|Scientific Name:||Phoenicopterus roseus Pallas, 1811|
|Taxonomic Source(s):||Knox, A.G., Collinson, M., Helbig, A.J., Parkin, D.T. and Sangster,G. 2002. Taxonomic recommendations for British birds. Ibis 144: 707-710.|
|Taxonomic Notes:||Phoenicopterus ruber (Sibley and Monroe, 1990, 1993) has been split into P. roseus and P. ruber following Knox et al. (2002), contra SACC (2005).|
|Red List Category & Criteria:||Least Concern (Regional assessment) ver 3.1|
|Facilitator/Compiler(s):||Ashpole, J, Burfield, I., Ieronymidou, C., Pople, R., Wheatley, H. & Wright, L|
European regional assessment: Least Concern (LC)
EU27 regional assessment: Least Concern (LC)
In Europe this species has a very large range, and hence does not approach the thresholds for Vulnerable under the range size criterion (Extent of Occurrence 10% in ten years or three generations, or with a specified population structure). The population trend appears to be increasing, and hence the species does not approach the thresholds for Vulnerable under the population trend criterion (30% decline over ten years or three generations). For these reasons the species is evaluated as Least Concern in Europe.
Within the EU27, although this species may have a restricted range, it is not believed to approach the thresholds for Vulnerable under the range size criterion (Extent of Occurrence 10% in ten years or three generations, or with a specified population structure). The population trend appears to be increasing, and hence the species does not approach the thresholds for Vulnerable under the population trend criterion (30% decline over ten years or three generations). For these reasons the species is evaluated as Least Concern in the EU27.
|Range Description:||This species is regularly seen from West Africa eastward throughout the Mediterranean to southwestern and southern Asia, and throughout sub-Saharan Africa. The Palearctic population (including West Africa, Iran and Kazakhstan) is estimated to number between 205,000 and 320,000, the southwest and south Asian populations combined at 240,000, and the sub-Saharan African populations between 100,000 and 120,000 (Delany and Scott 2006).|
The Palearctic population appears to be increasing, while the Asian and sub-Saharan African populations appear to be stable (Delany and Scott 2006).
Native:Armenia; Azerbaijan; Cyprus; France; Gibraltar; Greece; Italy; Macedonia, the former Yugoslav Republic of; Portugal; Russian Federation (European Russia); Slovenia; Spain (Canary Is. - Vagrant); Turkey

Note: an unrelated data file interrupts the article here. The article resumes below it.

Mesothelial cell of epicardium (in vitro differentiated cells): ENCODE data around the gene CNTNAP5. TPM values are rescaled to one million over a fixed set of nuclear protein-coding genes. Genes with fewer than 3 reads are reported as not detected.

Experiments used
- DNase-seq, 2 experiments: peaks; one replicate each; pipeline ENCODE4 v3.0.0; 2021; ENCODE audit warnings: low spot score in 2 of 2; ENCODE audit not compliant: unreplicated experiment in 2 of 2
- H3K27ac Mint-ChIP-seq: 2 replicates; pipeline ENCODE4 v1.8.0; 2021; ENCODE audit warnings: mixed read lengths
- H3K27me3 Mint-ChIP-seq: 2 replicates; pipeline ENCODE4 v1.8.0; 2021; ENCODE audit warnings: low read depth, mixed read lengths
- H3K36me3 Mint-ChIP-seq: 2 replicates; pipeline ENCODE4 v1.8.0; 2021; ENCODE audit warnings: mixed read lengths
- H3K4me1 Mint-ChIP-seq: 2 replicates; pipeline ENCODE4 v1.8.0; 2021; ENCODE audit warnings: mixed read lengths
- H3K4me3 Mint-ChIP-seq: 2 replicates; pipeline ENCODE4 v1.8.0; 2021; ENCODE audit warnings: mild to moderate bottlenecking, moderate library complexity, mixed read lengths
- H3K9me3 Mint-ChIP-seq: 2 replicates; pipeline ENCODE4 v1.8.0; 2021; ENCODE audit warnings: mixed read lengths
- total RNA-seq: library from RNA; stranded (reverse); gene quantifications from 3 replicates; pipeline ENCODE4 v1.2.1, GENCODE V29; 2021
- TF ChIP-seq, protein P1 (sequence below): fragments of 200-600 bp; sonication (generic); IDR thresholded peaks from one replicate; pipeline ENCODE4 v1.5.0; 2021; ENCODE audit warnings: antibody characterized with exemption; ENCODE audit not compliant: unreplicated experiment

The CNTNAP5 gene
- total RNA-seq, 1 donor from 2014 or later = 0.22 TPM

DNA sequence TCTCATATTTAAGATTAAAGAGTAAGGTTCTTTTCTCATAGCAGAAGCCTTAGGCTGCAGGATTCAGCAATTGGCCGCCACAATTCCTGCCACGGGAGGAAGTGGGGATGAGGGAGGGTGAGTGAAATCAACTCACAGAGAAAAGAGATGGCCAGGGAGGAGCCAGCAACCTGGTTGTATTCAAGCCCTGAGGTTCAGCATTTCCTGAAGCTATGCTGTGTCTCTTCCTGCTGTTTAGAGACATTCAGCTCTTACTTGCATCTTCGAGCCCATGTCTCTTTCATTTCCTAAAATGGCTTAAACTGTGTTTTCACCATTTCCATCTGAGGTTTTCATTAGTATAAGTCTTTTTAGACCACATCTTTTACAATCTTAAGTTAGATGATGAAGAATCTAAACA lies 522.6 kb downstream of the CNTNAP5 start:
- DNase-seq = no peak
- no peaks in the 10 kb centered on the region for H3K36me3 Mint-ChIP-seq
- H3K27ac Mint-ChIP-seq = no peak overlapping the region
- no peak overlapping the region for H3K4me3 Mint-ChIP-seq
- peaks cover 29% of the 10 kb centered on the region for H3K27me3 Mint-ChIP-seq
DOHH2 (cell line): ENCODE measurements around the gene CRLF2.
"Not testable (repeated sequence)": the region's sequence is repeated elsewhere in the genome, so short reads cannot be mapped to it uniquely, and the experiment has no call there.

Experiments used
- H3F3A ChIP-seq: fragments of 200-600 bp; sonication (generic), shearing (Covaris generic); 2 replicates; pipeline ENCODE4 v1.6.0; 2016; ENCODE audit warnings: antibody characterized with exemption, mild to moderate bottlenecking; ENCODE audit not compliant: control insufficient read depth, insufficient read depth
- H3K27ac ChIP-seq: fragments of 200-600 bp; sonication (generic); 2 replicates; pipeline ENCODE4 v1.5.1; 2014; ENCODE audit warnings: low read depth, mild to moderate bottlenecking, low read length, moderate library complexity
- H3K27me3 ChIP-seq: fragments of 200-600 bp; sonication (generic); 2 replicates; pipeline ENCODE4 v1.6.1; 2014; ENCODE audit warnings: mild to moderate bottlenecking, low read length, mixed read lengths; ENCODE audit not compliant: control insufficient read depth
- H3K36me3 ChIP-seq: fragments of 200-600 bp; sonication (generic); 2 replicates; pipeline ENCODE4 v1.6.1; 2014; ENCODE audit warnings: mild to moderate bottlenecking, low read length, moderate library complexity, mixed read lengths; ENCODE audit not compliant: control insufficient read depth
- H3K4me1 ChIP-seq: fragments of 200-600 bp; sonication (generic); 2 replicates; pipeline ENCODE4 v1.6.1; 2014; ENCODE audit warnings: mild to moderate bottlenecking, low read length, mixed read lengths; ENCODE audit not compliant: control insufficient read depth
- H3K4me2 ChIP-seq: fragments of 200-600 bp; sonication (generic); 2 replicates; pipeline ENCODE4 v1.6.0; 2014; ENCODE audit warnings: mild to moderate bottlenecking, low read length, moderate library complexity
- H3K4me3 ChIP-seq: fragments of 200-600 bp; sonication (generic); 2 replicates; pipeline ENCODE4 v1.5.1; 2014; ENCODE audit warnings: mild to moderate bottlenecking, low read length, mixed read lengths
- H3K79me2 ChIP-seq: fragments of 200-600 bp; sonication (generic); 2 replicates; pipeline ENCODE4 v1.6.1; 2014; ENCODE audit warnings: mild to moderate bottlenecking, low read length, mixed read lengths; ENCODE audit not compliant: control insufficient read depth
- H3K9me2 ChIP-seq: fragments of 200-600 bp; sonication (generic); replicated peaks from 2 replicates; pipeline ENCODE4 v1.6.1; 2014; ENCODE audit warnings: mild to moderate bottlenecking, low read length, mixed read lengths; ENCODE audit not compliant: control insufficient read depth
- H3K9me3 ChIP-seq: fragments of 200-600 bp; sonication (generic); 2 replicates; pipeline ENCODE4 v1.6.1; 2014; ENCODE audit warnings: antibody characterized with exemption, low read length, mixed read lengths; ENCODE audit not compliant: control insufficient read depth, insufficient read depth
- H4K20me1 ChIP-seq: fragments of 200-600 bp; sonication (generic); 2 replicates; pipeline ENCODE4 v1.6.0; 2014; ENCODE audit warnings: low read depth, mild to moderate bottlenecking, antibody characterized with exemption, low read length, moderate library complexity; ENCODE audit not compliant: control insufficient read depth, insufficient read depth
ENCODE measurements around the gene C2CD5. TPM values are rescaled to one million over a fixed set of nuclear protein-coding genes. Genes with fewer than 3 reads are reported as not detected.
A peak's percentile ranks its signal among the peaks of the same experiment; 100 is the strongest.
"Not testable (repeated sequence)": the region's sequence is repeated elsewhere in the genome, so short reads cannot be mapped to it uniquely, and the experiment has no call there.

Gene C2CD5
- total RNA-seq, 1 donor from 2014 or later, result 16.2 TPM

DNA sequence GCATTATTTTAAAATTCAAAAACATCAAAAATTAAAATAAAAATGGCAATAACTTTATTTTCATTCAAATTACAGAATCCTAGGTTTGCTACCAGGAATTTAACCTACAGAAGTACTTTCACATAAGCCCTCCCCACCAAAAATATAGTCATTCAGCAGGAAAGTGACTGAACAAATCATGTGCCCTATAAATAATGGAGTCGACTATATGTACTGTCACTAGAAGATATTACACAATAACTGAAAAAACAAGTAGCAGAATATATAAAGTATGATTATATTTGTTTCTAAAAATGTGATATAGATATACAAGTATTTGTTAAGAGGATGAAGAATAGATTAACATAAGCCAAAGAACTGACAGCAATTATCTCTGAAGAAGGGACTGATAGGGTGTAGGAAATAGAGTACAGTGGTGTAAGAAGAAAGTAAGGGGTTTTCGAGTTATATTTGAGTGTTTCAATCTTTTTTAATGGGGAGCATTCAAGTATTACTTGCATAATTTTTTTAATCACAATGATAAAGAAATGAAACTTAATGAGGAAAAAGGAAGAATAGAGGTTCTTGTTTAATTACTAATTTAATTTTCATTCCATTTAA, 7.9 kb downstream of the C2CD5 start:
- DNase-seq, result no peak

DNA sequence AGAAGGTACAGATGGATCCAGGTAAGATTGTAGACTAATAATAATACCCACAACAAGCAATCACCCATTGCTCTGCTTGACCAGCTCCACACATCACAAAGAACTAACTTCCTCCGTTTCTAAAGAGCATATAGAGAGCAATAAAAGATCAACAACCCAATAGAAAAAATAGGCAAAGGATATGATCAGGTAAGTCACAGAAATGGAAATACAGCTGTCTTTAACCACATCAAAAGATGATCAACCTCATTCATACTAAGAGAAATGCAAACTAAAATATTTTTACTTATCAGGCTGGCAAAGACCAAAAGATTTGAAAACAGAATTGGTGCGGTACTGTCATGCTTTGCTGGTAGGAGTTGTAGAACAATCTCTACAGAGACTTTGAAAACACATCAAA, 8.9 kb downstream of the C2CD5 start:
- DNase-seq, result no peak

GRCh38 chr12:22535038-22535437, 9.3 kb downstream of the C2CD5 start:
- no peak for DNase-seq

Vagrant:Austria; Belarus; Belgium; Bulgaria; Croatia; Czech Republic; Denmark; Finland; Germany; Hungary; Latvia; Malta; Montenegro; Norway; Poland; Romania; Serbia; Slovakia; Sweden; Switzerland
|Population:||The European population is estimated at 45,000-62,400 pairs, which equates to 89,900-125,000 mature individuals. The population in the EU27 is estimated at 31,900-36,900 pairs, which equates to 63,900-73,900 mature individuals. For details of national estimates, see the Supplementary Material.|
Trend Justification: In Europe and the EU27 the population size is estimated to be increasing. For details of national estimates, see attached PDF.
|Current Population Trend:||Increasing|
|Habitat and Ecology:||The species inhabits shallow (Snow and Perrins 1998) eutrophic waterbodies (Hockey et al. 2005) such as saline lagoons, saltpans and large saline or alkaline lakes (Brown et al. 1982, del Hoyo et al. 2014). It will also frequent sewage treatment pans, inland dams (Hockey et al. 2005), estuaries (Brown et al. 1982) and coastal waters (Diawara et al. 2007), seldom alighting on freshwater but commonly bathing and drinking from freshwater inlets entering alkaline or saline lakes (Brown et al. 1982). It nests and roosts on sandbanks, mudflats, islands (Brown et al. 1982, del Hoyo et al. 2014) or boggy, open shores (Flint et al. 1984). It breeds regularly from March to June in large dense single-species colonies of up to 20,000 pairs (occasionally up to 200,000 pairs).|